4. Correlating local nanomechanical properties and ECM structure in late cancer.
    Figure 4: Correlating local nanomechanical properties and ECM structure in late cancer.

    a, Consecutive stiffness maps (24 × 24 pixels) across the sample demonstrate a significant increase in stiffness and mechanical heterogeneity from core to periphery (left to right). b, Corresponding stiffness distributions change from the core to the periphery. c, IHC analysis (brown staining) reveals associated structural and morphological changes in collagen I (top) and laminin-1 (bottom) from core to periphery. Scale bar applies to all images, 50 µm.

  5. Stiffness profiles of primary tumour and lung metastasis reveal a common phenotype.
    Figure 5: Stiffness profiles of primary tumour and lung metastasis reveal a common phenotype.

    a, Left: representative AFM stiffness map (24 × 24 pixels) demonstrates nanomechanical heterogeneity among cancer cells in primary lesions. Right: the corresponding stiffness distribution from the map reveals two peaks representing distinct phenotypes of cancer cells, a softer one at 0.45 ± 0.15 kPa and another at 1.26 ± 0.43 kPa. b, Left: representative AFM stiffness map (24 × 24 pixels) of a metastatic lesion and the corresponding stiffness distribution (right) reveal a peak value that is almost identical to the softer peak detected at the primary tumour site (indicated by the red dashed line).

  6. Dissemination of hypoxic cancer cells increases with tumour progression.
    Figure 6: Dissemination of hypoxic cancer cells increases with tumour progression.

    Paraffin-embedded sections of mammary gland tissues of pimonidazole (hypoxyprobe)-treated MMTV-PyMT mice at different stages were immunolabelled. a, Hypoxia is absent in normal glandular tissue (left) and in premalignant lesions (middle). In contrast, pimonidazole-positive cells (brown staining) reveal central hypoxia in early cancer (right). b, In advanced cancer stages, hypoxic cells abundant in the core region (left) are streaming towards tumour blood vessels (middle) and have disseminated to the tumour periphery (right). Scale bar applies to all images, 50 µm.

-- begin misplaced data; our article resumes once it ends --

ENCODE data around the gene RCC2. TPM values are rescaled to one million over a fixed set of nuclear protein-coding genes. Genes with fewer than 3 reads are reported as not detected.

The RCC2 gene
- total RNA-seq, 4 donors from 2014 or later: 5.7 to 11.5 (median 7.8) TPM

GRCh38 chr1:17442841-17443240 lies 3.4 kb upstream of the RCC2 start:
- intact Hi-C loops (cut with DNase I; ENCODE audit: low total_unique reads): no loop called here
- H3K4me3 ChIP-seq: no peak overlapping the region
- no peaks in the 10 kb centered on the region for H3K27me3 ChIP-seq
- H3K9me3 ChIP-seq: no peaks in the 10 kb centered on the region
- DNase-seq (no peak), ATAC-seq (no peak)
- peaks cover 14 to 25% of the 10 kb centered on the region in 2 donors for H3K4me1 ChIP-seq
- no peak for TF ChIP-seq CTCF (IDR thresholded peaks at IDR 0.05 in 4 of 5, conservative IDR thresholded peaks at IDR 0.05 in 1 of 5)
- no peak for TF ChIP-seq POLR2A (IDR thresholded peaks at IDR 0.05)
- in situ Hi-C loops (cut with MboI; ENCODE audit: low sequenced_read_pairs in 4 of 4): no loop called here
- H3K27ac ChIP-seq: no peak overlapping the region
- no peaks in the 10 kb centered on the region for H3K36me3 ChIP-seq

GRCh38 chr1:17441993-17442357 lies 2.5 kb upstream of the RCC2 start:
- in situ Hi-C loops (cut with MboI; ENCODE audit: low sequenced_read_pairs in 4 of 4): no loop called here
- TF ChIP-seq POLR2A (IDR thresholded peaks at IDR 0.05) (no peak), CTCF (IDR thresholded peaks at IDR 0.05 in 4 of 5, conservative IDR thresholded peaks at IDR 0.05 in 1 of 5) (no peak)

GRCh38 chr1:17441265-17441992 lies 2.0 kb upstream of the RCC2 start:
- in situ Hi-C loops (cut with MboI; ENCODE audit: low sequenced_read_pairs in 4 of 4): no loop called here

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Author information

  1. These authors contributed equally to this work

    • Marko Loparic,
    • Christophe A. Monnier,
    • Ellen C. Obermann &
    • Rosanna Zanetti-Dallenbach

Affiliations

  1. Biozentrum and the Swiss Nanoscience Institute, University of Basel, 4056 Basel, Switzerland

    • Marija Plodinec,
    • Marko Loparic,
    • Christophe A. Monnier,
    • Philipp Oertle,
    • Janne T. Hyotyla &
    • Roderick Y. H. Lim
  2. Maurice E. Mueller Institute for Structural Biology, Biozentrum, University of Basel, 4056 Basel, Switzerland

    • Marija Plodinec,
    • Marko Loparic,
    • Ueli Aebi &
    • Cora-Ann Schoenenberger
  3. Institute of Pathology, University Hospital Basel, 4031 Basel, Switzerland

    • Ellen C. Obermann
  4. Department of Gynecology and Gynecological Oncology, University Hospital Basel, University of Basel, 4031 Basel, Switzerland

    • Rosanna Zanetti-Dallenbach
  5. Mechanisms of Cancer, Friedrich Miescher Institute for Biomedical Research, 4058 Basel, Switzerland

    • Mohamed Bentires-Alj

Contributions

M.P., R.Y.H.L. and C-A.S. conceived the study and designed experiments. M.P., M.L. and R.Y.H.L. developed all customized hardware and software solutions for AFM. M.P. and E.C.O. performed pathohistological and IHC analysis of human and murine tissues. R.Z.D. recruited patients and provided human biopsies. M.P., C.A.M. and P.O. performed AFM experiments. M.P., M.L, C.A.M., J.T.H., P.O. and R.Y.H.L. analysed AFM data. M.B-A. provided MMTV-PyMT mice and was involved in the analysis of murine tissues. M.P., U.A., R.Y.H.L. and C-A.S. wrote the paper. All authors discussed the results and commented on the manuscript.

Competing financial interests

The University of Basel has filed patents on the technology and intellectual property related to this work based on the inventions of M.P., M.L. and R.Y.H.L.